NEW YORK -- A costly error by reliever Henry Rodriguez in the bottom of the ninth inning helped the Mets defeat the Nationals, 4-3, at Citi Field on Monday night. Washington lost its second consecutive game to even its record at 2-2 for the season.
It was an inning in which Rodriguez didn't record an out. The game was tied at 3 when Rodriguez walked leadoff hitter Mike Baxter.
"Nobody wants to go into the ninth and walk the first guy," Rodriguez said. "I really feel bad."
Ruben Tejada came to the plate and bunted the ball toward Rodriguez, who threw the ball past second baseman Danny Espinosa for a two-base error. During the play, Tejada and Espinosa collided at first base. Espinosa was dazed, but prevented Baxter from scoring with a great throw to third base. Espinosa was not seriously hurt on the play.
"That was a tough one," manager Davey Johnson said. "Henry had a little problem with PFP [pitchers fielding practice]. He got to the bunt good. He just had a problem throwing it to first."
Rodriguez thought about going to second base on the play, but when he didn't see shortstop Ian Desmond covering the bag, Rodriguez decided to go to first. Rodriguez threw the ball in a sidearm motion and the ball moved away from Espinosa for the error.
"Sometimes, I throw sidearm and the ball moves," Rodriguez said.
With runners on second and third and no outs, Daniel Murphy came to the plate and singled to right-center field, scoring Baxter to end the game.
"I was trying to breathe," Muprhy said. "I sent up a prayer right there -- not to necessarily do [well], but just to take away the anxiety. I felt blessed that I was able to slow the heart rate down. I was kind of running through the situations of what they might do.
"I figured they would pitch to me, even with the base open. If they get me out maybe on a punch out, they can walk David [Wright] and then go to Ike [Davis]. So I'm kind of running through the situations and trying not to hyperventilate. I was really glad to be able to relax right there."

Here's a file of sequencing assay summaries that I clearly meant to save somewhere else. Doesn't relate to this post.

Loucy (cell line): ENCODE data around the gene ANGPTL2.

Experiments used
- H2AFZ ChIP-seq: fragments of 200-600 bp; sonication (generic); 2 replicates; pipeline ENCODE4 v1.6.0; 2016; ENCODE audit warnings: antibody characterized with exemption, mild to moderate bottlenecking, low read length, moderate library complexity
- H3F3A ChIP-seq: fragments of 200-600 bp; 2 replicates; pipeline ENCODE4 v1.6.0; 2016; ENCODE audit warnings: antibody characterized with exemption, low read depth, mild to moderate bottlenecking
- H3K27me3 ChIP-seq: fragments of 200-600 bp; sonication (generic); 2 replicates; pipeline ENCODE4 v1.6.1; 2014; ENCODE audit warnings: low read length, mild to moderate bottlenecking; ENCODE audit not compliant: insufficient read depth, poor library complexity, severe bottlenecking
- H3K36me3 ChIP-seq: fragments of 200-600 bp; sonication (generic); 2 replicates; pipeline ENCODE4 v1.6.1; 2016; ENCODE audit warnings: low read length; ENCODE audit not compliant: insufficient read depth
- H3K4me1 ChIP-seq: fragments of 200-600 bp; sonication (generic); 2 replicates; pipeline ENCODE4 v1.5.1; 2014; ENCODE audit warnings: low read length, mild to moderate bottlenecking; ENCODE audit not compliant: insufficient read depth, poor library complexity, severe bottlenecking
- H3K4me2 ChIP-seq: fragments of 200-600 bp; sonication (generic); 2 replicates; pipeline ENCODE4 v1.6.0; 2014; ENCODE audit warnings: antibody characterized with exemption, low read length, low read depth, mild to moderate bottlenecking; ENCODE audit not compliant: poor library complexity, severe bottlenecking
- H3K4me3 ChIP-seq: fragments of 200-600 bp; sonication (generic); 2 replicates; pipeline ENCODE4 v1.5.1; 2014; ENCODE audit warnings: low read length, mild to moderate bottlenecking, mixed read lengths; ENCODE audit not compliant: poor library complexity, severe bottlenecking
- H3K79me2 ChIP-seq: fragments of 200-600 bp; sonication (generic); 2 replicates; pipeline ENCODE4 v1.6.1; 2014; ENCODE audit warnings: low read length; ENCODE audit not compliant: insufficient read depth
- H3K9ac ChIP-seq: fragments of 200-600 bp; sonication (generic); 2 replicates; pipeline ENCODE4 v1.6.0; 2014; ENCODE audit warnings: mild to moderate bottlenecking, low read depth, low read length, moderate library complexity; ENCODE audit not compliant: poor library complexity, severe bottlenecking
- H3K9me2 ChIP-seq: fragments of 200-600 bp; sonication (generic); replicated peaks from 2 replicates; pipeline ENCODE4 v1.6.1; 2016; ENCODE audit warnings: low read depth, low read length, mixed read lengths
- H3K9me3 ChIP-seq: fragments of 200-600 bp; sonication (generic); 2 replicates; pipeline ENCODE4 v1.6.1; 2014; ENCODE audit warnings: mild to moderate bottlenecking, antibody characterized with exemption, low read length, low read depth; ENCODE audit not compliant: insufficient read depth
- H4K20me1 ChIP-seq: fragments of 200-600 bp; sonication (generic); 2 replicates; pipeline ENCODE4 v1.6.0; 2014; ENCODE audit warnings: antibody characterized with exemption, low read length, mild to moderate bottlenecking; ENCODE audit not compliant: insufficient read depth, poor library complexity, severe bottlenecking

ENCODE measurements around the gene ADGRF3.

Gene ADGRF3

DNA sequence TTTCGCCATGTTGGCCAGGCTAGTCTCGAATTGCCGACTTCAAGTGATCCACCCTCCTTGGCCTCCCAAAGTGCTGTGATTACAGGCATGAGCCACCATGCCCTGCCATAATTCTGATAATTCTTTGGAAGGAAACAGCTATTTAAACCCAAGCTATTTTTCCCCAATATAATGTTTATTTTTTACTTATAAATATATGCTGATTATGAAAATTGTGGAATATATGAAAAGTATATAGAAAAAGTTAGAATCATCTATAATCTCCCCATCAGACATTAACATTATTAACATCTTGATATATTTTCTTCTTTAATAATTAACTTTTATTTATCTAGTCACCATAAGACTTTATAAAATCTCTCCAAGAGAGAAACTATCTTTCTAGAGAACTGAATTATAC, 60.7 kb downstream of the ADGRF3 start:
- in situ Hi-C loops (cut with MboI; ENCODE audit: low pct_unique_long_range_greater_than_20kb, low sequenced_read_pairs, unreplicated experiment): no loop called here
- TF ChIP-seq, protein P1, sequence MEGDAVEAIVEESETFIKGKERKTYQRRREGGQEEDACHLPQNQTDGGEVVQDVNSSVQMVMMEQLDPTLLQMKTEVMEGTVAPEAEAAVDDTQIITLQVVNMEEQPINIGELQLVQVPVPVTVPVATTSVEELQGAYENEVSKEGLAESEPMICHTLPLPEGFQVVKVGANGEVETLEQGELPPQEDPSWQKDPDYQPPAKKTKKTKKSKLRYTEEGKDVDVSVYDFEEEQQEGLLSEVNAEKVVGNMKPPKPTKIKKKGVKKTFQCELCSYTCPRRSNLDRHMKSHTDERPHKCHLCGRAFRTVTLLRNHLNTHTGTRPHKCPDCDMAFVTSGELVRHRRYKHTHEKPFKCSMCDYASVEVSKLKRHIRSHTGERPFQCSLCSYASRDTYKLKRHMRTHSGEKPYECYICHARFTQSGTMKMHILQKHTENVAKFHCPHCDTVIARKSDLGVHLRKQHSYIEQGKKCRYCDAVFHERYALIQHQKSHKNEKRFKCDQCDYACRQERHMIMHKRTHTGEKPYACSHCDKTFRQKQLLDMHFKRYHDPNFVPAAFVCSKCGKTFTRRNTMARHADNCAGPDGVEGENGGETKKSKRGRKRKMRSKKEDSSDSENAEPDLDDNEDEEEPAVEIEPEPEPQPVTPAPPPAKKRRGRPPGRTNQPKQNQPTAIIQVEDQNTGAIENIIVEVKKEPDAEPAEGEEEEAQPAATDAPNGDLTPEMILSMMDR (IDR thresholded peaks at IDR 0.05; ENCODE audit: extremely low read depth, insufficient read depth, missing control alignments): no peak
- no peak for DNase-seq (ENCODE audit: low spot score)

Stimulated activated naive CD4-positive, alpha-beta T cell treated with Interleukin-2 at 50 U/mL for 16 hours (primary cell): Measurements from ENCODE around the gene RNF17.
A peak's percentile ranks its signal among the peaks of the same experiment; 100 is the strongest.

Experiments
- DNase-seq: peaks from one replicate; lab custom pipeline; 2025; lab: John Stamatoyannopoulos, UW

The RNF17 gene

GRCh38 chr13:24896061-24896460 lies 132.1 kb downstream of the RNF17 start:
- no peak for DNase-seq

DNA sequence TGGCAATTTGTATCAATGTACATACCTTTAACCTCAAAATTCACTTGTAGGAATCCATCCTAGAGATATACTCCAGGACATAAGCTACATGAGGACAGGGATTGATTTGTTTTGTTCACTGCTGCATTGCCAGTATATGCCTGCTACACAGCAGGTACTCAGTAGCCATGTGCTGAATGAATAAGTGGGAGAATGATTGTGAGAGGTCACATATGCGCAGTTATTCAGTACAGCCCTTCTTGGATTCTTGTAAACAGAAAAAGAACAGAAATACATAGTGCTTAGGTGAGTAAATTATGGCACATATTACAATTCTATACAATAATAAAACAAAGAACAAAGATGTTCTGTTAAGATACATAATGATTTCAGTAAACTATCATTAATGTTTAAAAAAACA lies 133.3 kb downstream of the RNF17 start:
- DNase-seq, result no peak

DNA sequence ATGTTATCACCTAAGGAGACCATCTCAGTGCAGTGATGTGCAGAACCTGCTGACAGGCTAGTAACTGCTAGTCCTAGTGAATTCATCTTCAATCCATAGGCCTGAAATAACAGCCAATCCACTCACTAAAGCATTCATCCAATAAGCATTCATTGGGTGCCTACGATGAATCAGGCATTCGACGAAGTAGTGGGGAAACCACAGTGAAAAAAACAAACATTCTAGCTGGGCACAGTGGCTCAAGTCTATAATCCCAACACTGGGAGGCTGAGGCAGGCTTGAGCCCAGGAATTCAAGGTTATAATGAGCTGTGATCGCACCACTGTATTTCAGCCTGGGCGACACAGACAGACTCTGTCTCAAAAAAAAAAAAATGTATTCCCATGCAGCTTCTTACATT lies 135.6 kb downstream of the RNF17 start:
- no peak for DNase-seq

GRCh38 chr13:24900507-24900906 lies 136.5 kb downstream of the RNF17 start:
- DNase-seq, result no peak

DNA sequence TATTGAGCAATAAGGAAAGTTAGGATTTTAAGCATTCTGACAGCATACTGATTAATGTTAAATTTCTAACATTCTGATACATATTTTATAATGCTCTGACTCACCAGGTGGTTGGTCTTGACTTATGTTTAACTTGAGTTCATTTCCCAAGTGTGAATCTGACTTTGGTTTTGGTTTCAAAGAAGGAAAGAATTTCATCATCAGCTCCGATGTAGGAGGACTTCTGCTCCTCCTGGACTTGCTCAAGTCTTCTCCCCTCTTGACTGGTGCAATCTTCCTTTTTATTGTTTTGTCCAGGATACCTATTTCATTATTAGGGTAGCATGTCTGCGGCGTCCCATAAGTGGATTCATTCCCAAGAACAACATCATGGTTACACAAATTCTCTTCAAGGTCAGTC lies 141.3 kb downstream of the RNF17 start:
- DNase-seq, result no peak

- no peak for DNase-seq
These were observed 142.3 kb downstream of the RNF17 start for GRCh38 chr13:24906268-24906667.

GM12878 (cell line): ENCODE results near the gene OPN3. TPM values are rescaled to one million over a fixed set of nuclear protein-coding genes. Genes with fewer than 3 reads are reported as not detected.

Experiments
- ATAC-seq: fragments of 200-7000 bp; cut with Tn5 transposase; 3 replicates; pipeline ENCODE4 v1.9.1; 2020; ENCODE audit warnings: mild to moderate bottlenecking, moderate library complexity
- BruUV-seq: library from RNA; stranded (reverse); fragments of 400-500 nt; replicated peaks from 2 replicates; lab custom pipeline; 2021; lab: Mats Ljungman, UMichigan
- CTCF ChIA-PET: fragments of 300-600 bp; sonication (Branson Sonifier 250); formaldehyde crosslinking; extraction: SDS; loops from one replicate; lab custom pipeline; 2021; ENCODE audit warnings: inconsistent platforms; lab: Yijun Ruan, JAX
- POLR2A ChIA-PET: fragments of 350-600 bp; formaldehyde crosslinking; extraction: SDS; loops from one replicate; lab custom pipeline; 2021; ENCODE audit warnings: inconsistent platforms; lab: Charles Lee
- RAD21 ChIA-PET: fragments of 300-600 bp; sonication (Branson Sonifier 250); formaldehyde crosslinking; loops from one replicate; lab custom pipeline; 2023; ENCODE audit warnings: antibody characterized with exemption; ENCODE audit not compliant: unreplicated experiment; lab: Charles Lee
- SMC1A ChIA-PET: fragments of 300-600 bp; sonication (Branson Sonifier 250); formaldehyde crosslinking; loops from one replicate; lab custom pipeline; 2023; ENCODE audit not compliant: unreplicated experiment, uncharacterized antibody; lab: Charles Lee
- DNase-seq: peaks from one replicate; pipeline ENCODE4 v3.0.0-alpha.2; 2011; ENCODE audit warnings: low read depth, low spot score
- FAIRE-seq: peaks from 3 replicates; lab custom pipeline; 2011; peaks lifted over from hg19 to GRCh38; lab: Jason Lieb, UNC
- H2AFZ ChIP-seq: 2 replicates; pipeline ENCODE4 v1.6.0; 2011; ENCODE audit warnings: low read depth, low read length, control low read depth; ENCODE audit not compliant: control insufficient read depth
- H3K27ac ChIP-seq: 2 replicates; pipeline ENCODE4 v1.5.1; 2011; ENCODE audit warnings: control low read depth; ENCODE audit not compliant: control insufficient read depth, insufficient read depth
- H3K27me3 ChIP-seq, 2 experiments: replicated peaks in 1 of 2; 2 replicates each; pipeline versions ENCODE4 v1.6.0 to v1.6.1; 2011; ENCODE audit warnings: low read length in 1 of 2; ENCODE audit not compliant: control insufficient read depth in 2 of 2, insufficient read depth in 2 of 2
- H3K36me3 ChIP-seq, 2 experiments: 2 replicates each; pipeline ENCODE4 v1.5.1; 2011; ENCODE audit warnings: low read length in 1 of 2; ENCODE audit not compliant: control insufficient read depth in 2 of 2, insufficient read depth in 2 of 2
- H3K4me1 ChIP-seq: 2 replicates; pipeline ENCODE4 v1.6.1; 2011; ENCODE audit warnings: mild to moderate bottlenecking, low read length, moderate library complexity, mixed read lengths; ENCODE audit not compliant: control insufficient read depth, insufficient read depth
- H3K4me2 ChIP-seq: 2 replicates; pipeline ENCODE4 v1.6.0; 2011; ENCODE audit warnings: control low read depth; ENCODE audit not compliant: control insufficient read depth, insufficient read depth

Rodriguez wasn't the only one member of the Nationals who couldn't execute a play. In the top of the ninth inning, Washington had a chance to score the go-ahead run. After Stephen Lombardozzi led off the inning with a walk, Ian Desmond couldn't get the bunt down to advance the runner. Instead, he hit into a force play.
"It could have been a whole new different inning," Johnson said. "We just have to do the little things. We still have some work to do."
Desmond couldn't recall the last he was unable to get the bunt down.
"I would have liked to have to get the bunt down. It happens," Desmond said. "I put too much barrel on [the ball]."
Right-hander Edwin Jackson made his Nationals debut, lasting five innings, allowing three runs on four hits, striking out six batters and walking two.
"I thought Edwin threw the ball well. First time out with a new ballclub, I didn't want to push him too far," said Johnson. "I had it set up for my bullpen. I had a fresh guy in Gorzo [Tom Gorzelanny], and Gorzo did a great job. We just didn't do the little things. We had runners in scoring position and didn't get the hit, We have to be better at that."
Jackson was given a 3-0 lead in the third inning. With Mets right-hander Mike Pelfrey on the mound, Washington took a 1-0 lead in the first, when Espinosa scored on a single by Adam LaRoche. In the top of the third, Desmond scored all the way from first on a double by Ryan Zimmerman. Zimmerman then scored on a single by LaRoche.
But the Mets would tie the game in the bottom of the fourth inning. In the third, Pelfrey, who led off with a double, would score on a two-out single by Wright. An inning later, Kirk Nieuwenhuis hit a two-run homer to knot the game at 3.
After the fourth inning, Jackson was seen covering his face in frustration and then smacking his glove.
"After the walk, I still felt pretty good. I got ahead in the count. You get the count to 1-2 and get it to 2-2, it's just a matter of making a pitch," Jackson said. "I felt like I put myself in a good situation and be able to get out of the inning with no damage done. You work the count and you make great pitches into the last one. It was a sloppy pitch ... for the home run. It's was definitely frustration with myself and anybody else."
It was a frustrating loss for the Nationals, for sure.
Bill Ladson is a reporter for MLB.com and writes an MLBlog, All Nats All the time. He also could be found on Twitter @WashingNats. This story was not subject to the approval of Major League Baseball or its clubs.